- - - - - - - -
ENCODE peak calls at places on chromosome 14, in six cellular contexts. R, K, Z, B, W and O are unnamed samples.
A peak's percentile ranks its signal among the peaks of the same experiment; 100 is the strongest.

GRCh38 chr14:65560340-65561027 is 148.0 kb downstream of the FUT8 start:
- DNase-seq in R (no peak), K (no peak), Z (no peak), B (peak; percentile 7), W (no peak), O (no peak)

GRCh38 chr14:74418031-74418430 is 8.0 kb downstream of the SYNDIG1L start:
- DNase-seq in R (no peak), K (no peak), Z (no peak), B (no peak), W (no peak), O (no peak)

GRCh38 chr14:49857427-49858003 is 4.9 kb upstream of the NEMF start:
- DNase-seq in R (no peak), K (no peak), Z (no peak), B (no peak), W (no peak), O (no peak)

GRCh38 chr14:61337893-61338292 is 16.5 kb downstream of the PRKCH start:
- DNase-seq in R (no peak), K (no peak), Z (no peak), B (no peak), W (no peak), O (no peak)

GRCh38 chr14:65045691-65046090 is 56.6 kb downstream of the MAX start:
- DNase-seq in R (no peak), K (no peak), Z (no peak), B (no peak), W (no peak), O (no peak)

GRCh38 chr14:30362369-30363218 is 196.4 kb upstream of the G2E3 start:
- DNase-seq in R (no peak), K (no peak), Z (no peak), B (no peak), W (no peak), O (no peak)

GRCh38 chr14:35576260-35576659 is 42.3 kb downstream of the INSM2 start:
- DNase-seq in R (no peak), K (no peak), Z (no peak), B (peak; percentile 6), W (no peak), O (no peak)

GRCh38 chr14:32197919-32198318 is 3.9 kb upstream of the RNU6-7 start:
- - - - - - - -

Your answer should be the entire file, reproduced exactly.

ENCODE peak calls at places on chromosome 14, in six cellular contexts. R, K, Z, B, W and O are unnamed samples.
A peak's percentile ranks its signal among the peaks of the same experiment; 100 is the strongest.

GRCh38 chr14:65560340-65561027 is 148.0 kb downstream of the FUT8 start:
- DNase-seq in R (no peak), K (no peak), Z (no peak), B (peak; percentile 7), W (no peak), O (no peak)

GRCh38 chr14:74418031-74418430 is 8.0 kb downstream of the SYNDIG1L start:
- DNase-seq in R (no peak), K (no peak), Z (no peak), B (no peak), W (no peak), O (no peak)

GRCh38 chr14:49857427-49858003 is 4.9 kb upstream of the NEMF start:
- DNase-seq in R (no peak), K (no peak), Z (no peak), B (no peak), W (no peak), O (no peak)

GRCh38 chr14:61337893-61338292 is 16.5 kb downstream of the PRKCH start:
- DNase-seq in R (no peak), K (no peak), Z (no peak), B (no peak), W (no peak), O (no peak)

GRCh38 chr14:65045691-65046090 is 56.6 kb downstream of the MAX start:
- DNase-seq in R (no peak), K (no peak), Z (no peak), B (no peak), W (no peak), O (no peak)

GRCh38 chr14:30362369-30363218 is 196.4 kb upstream of the G2E3 start:
- DNase-seq in R (no peak), K (no peak), Z (no peak), B (no peak), W (no peak), O (no peak)

GRCh38 chr14:35576260-35576659 is 42.3 kb downstream of the INSM2 start:
- DNase-seq in R (no peak), K (no peak), Z (no peak), B (peak; percentile 6), W (no peak), O (no peak)

GRCh38 chr14:32197919-32198318 is 3.9 kb upstream of the RNU6-7 start: